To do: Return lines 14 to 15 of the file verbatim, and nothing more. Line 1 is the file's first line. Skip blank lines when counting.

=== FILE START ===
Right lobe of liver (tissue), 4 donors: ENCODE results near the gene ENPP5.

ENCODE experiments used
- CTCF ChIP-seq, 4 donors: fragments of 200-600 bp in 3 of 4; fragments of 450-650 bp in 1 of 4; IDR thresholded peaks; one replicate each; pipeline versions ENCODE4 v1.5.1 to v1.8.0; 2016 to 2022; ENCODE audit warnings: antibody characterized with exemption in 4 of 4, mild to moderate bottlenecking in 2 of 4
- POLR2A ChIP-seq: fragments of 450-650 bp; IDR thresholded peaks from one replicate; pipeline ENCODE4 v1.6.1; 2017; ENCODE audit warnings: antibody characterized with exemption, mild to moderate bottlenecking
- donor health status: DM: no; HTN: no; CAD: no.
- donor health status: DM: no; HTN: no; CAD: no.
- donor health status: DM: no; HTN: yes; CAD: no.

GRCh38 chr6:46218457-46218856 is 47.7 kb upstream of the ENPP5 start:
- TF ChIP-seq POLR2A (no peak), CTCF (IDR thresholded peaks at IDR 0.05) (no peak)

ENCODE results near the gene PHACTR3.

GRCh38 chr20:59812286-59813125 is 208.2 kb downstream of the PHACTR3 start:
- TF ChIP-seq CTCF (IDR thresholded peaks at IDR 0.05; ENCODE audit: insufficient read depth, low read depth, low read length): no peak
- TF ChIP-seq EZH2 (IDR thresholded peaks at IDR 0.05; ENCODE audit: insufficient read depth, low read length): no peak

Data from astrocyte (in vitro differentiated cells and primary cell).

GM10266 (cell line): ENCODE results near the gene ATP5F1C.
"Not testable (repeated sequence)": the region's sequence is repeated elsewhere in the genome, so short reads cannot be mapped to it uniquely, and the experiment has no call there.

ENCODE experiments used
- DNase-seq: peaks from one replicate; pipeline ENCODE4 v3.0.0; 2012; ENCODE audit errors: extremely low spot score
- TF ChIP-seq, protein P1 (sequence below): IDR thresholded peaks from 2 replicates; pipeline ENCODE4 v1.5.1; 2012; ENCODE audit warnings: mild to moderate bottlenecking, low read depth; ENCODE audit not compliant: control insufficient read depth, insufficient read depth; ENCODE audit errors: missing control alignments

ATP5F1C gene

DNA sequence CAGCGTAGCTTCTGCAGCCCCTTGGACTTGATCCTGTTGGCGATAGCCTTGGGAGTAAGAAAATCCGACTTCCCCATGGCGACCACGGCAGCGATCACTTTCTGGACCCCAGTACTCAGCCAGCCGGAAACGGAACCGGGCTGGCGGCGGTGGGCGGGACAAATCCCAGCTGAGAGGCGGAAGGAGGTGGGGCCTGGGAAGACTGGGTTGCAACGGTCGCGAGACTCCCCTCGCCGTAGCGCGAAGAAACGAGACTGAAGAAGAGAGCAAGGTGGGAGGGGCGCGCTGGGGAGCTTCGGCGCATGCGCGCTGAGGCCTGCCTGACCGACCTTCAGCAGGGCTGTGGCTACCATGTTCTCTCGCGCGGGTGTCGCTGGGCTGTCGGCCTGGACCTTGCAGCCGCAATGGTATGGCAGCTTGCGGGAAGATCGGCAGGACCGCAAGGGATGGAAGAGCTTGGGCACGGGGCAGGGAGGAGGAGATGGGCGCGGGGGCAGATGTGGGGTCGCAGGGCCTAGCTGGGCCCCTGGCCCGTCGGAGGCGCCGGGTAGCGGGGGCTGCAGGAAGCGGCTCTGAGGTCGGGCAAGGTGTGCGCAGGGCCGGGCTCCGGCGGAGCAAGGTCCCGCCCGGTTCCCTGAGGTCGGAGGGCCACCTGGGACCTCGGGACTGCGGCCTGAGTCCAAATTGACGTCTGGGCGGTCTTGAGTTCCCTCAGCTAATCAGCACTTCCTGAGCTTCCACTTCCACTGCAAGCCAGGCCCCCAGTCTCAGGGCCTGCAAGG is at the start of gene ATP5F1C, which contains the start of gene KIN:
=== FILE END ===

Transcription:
Data from astrocyte (in vitro differentiated cells and primary cell).

GM10266 (cell line): ENCODE results near the gene ATP5F1C.